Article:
- Ulceration at 9 o’clock due to pressure from the rod
- Denuded peristomal skin due to leakage
Managing the challenges
The output from the jejunostomy has remained high and has varied between 1800-3900mls/day. High output has been defined as being greater than 1.5 litres in 24 hours3. It has been documented that most patients with less that one metre of small bowel will require ongoing parenteral nutrition support (ref 4) due to malabsorption and fluid losses. During a trial cessation of total parenteral therapy (TPN) the patient’s weight continued to decrease and his electrolytes and renal function were unstable.
Therefore, despite being on a high calorie ‘stoma’ diet the patient has been recommenced on TPN and will require ongoing TPN support.
In an attempt to slow the output from the jejunostomy and to aid fluid and nutritional absorption we used a combination of medications which have previously been trialled and their effectiveness documented4. These medications included; Loperomide (6mg eight times per day), Codeine Phosphate (60mg four times per day) and Pantoprozole (40mg twice per day). Octreotide has not been introduced as it may decrease nutritional absorption.
Initially the high output was managed using a flat Dansac Nova1® Fold-up Maxi Pouch, which holds 900mls. Due to a decrease in abdominal distention and continued weight loss the patient developed indentations on either side of his stoma which resulted in leakage and the high enzymatic content of the jejunostomy effluent caused painful and denuded peristomal skin (Figure 1). An Eakin Cohesive® seal was introduced, however the leakage problems persisted.
The area of denuded peristomal skin, ulceration and mucocutaneous separation needed to be protected from the jejunostomy effluent in order to heal. The Eakin® Cohesive Slim seal achieved these goals by moulding into the peristomal skin indentations, providing protection to the areas of ulceration, denuded skin and mucocutaneous separation which aided in healing (Figure 2). The Omnigon Almarys® Twin Plus high output two piece appliance with a flat base was used over the Eakin® seal and was successfully trialled.
Fig 2 which shows:
- Eakin Cohesive® Slim Seal
- Additional strips of Eakin Cohesive® Slim Seal used to fill the indentations.
Figure 4Figure 3
The Eakin® seal was used as an alternative to convexity as I am reluctant to use convex appliances on stomas with mucocutaneous separation or ulceration as the increased pressure may contribute to capillary compression and delayed wound healing. The flat Omnigon Almarys® Twin Plus which was bordered with Hydroframe® flange extensions and a belt to provide additional security and wear time (Figures 3 & 4).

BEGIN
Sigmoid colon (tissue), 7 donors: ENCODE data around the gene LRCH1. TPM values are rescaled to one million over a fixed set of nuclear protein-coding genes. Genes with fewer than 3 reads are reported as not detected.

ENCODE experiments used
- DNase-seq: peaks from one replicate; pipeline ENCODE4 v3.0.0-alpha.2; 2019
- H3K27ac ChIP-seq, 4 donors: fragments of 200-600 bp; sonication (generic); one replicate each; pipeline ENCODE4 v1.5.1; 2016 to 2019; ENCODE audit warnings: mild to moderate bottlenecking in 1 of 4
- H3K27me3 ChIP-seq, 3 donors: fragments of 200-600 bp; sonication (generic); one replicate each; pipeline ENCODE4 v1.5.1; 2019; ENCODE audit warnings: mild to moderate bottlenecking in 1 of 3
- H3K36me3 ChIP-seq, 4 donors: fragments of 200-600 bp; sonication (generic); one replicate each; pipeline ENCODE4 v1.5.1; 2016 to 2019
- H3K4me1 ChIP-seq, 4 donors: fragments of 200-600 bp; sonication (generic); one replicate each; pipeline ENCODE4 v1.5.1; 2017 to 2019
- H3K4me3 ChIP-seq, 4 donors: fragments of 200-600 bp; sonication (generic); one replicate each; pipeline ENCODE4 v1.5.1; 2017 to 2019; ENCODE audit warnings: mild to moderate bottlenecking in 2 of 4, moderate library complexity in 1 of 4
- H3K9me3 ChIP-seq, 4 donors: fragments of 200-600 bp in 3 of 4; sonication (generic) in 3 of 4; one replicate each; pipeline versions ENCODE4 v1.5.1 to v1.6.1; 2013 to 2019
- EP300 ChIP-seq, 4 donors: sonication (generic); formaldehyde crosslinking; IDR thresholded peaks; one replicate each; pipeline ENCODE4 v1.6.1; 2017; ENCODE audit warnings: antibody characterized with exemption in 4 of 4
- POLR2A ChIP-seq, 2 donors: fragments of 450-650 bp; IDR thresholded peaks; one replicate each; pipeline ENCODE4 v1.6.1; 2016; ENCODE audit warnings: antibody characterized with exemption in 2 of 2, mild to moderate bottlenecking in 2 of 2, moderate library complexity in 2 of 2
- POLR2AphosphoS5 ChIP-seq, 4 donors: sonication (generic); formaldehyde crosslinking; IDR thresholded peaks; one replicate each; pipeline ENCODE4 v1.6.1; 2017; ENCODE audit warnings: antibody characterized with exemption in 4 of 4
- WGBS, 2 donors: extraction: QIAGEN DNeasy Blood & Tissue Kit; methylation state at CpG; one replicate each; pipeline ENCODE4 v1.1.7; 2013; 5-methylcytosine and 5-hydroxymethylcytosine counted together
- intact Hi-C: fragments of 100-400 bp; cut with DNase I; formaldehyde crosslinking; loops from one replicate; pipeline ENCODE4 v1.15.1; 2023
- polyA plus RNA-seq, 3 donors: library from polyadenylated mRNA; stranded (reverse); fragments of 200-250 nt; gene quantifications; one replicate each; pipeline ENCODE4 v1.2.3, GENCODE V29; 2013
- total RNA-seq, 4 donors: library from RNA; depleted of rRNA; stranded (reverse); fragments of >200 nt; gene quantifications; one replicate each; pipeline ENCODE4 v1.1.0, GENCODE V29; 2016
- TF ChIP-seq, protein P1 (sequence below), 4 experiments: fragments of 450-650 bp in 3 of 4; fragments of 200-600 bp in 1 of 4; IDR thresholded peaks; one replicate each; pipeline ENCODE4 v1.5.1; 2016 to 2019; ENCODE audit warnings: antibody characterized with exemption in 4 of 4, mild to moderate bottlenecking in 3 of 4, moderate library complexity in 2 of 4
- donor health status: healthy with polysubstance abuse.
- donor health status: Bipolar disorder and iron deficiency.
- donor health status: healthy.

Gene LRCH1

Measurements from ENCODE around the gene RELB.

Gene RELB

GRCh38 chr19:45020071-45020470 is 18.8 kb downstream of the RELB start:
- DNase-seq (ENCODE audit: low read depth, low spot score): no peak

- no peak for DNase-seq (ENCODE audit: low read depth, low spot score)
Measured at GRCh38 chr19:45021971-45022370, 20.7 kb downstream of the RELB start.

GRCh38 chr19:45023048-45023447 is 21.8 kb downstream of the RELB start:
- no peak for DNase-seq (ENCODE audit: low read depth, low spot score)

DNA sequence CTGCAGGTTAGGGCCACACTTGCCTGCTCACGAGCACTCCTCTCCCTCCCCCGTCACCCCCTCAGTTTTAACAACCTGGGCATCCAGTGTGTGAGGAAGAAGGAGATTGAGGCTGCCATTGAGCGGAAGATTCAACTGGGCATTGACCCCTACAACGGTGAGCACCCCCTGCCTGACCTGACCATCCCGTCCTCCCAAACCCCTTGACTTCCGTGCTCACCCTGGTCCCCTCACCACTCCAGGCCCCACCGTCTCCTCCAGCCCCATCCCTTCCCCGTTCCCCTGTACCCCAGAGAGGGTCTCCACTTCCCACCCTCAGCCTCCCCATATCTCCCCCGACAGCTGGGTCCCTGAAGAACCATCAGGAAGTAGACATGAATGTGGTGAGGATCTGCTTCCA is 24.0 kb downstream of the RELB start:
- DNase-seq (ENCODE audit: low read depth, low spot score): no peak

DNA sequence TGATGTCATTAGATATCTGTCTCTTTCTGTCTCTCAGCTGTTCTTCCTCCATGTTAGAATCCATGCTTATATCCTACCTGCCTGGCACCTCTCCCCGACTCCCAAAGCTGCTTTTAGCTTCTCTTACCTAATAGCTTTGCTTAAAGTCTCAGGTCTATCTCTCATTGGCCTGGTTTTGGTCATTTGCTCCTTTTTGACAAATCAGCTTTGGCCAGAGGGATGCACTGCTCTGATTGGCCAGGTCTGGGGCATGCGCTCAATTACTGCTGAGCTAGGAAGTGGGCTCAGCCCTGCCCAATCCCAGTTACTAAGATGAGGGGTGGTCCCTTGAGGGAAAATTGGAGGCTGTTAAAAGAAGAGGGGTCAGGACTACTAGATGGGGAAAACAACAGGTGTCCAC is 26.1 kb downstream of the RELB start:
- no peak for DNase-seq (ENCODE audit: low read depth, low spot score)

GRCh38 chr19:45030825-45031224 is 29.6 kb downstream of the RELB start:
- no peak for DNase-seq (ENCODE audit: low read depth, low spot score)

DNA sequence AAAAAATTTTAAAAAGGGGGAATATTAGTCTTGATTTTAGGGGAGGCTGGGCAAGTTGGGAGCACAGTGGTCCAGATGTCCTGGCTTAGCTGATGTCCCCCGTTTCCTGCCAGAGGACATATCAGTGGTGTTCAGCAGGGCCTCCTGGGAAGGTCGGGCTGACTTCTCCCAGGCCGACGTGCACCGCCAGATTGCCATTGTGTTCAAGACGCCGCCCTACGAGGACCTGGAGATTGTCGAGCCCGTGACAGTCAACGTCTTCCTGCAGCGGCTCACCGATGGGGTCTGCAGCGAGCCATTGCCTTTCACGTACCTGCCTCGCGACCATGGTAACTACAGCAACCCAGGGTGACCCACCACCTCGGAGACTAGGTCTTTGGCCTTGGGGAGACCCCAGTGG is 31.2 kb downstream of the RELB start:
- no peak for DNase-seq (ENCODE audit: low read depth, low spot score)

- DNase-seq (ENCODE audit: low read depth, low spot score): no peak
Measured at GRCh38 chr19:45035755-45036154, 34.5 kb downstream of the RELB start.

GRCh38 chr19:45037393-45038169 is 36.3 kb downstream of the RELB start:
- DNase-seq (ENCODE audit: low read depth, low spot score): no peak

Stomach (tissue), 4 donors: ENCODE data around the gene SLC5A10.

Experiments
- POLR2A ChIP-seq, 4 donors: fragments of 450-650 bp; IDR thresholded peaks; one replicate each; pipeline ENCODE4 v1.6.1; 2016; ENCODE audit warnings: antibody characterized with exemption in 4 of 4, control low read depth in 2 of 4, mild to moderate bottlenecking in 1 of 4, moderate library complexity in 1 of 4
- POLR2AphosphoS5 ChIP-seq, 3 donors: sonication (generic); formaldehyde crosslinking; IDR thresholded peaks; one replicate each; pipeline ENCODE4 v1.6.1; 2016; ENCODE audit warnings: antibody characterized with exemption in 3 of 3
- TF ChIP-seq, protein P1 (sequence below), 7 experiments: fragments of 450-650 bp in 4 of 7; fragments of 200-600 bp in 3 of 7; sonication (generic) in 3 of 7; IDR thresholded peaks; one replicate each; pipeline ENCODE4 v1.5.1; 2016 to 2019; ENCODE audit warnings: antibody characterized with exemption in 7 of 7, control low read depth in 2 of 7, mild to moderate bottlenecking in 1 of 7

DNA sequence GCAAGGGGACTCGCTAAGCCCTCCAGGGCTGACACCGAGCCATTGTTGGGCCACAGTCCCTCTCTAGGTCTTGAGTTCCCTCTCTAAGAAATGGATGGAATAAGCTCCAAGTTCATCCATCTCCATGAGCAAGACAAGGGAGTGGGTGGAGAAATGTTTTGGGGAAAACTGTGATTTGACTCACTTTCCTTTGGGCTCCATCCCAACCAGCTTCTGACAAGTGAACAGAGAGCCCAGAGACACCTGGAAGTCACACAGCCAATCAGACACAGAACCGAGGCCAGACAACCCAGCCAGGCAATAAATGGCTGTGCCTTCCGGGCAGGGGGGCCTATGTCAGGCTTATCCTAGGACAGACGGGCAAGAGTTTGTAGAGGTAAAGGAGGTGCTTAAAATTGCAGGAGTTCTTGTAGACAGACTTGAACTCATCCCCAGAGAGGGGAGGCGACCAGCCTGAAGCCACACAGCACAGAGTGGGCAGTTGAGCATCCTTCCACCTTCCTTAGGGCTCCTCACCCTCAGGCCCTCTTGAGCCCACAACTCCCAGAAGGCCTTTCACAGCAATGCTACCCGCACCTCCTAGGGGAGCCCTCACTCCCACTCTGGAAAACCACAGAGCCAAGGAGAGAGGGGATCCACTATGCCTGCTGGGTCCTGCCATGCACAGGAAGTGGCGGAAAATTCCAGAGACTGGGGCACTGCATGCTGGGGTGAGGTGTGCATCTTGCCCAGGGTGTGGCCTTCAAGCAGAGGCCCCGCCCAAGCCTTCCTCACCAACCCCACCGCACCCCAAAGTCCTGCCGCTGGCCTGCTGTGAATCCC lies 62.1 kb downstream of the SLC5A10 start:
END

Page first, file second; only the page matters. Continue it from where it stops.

A photographic stoma care chart was created and placed in the patient’s bedside chart to assist the patient and nursing staff with the set-up of the appliances and care of the stoma. The denuded peristomal skin and ulceration has healed and the mucocutaneous separation is improving (Figure 5). The patient is gaining confidence and is now independent with his stoma care. The patient changes his base early in the morning as we have found that the stoma is less likely to be overly active. The base of the appliance requires changing every third day.
Unfortunately, the patient remains in hospital due to ongoing complications.Figure 5
Fig 5 which shows:
- Denuded peristomal skin healed
- Healed ulcer at 9 o’clock
- Mucocutaneous separation improving at 3 o’clock
1. Olin, J.W. & Shih, A. (2006) Thromboangiitis obliterans (Buerger’s disease). Current Opinion in Rheumatology, 18(1), pp. 18-24.
2. Cooper, L.T., Tse, T.S., Mikhail, M.A., McBane, R.D., Stanson, A.W., & Ballman, K.V. (2004). Long-term survival and amputation risk in thromboangiitis obliterans (Buerger’s disease). Journal of the American College of Cardiology, 44, pp. 2410-2411.
3. Brown, J., Folkedahl, B., & Smith, D. (2003). Case Study of a patient with a distal jejunostomy. The Journal of Wound, Ostomy and Continence Nursing, 30(5), pp.272-277.
4. Carlsson, E., Berglund, B., & Nordgren, S. (2001). Living with an ostomy and short bowel syndrome: Practical aspects and impact on daily life. The Journal of Wound, Ostomy and Continence Nursing, 28(2), pp.96-105.